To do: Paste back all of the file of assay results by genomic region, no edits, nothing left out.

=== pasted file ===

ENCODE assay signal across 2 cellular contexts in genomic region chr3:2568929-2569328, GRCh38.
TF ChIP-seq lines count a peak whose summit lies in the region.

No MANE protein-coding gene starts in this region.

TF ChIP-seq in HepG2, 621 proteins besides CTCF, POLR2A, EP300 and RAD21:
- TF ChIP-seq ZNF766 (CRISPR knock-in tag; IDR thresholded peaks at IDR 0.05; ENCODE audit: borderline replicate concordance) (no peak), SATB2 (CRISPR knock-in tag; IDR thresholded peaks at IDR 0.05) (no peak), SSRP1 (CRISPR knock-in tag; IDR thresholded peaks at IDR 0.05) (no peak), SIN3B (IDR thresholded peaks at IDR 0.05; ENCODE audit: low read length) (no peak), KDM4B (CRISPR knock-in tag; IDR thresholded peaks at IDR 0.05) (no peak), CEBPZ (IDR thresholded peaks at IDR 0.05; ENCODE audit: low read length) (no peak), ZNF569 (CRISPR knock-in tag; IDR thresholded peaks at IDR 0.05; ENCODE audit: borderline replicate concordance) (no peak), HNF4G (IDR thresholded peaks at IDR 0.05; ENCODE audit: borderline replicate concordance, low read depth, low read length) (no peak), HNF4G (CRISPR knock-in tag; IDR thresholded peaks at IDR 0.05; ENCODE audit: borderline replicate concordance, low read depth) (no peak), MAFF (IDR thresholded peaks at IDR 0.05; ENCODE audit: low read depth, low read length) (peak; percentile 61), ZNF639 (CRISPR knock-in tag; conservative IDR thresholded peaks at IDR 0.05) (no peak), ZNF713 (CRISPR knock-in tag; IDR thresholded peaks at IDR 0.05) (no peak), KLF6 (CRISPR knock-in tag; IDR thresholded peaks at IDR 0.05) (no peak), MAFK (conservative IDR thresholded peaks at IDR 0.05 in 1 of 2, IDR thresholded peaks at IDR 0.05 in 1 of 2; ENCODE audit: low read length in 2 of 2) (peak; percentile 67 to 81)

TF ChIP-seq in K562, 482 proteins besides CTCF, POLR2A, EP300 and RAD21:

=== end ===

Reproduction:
ENCODE assay signal across 2 cellular contexts in genomic region chr3:2568929-2569328, GRCh38.
TF ChIP-seq lines count a peak whose summit lies in the region.

No MANE protein-coding gene starts in this region.

TF ChIP-seq in HepG2, 621 proteins besides CTCF, POLR2A, EP300 and RAD21:
- TF ChIP-seq ZNF766 (CRISPR knock-in tag; IDR thresholded peaks at IDR 0.05; ENCODE audit: borderline replicate concordance) (no peak), SATB2 (CRISPR knock-in tag; IDR thresholded peaks at IDR 0.05) (no peak), SSRP1 (CRISPR knock-in tag; IDR thresholded peaks at IDR 0.05) (no peak), SIN3B (IDR thresholded peaks at IDR 0.05; ENCODE audit: low read length) (no peak), KDM4B (CRISPR knock-in tag; IDR thresholded peaks at IDR 0.05) (no peak), CEBPZ (IDR thresholded peaks at IDR 0.05; ENCODE audit: low read length) (no peak), ZNF569 (CRISPR knock-in tag; IDR thresholded peaks at IDR 0.05; ENCODE audit: borderline replicate concordance) (no peak), HNF4G (IDR thresholded peaks at IDR 0.05; ENCODE audit: borderline replicate concordance, low read depth, low read length) (no peak), HNF4G (CRISPR knock-in tag; IDR thresholded peaks at IDR 0.05; ENCODE audit: borderline replicate concordance, low read depth) (no peak), MAFF (IDR thresholded peaks at IDR 0.05; ENCODE audit: low read depth, low read length) (peak; percentile 61), ZNF639 (CRISPR knock-in tag; conservative IDR thresholded peaks at IDR 0.05) (no peak), ZNF713 (CRISPR knock-in tag; IDR thresholded peaks at IDR 0.05) (no peak), KLF6 (CRISPR knock-in tag; IDR thresholded peaks at IDR 0.05) (no peak), MAFK (conservative IDR thresholded peaks at IDR 0.05 in 1 of 2, IDR thresholded peaks at IDR 0.05 in 1 of 2; ENCODE audit: low read length in 2 of 2) (peak; percentile 67 to 81)

TF ChIP-seq in K562, 482 proteins besides CTCF, POLR2A, EP300 and RAD21: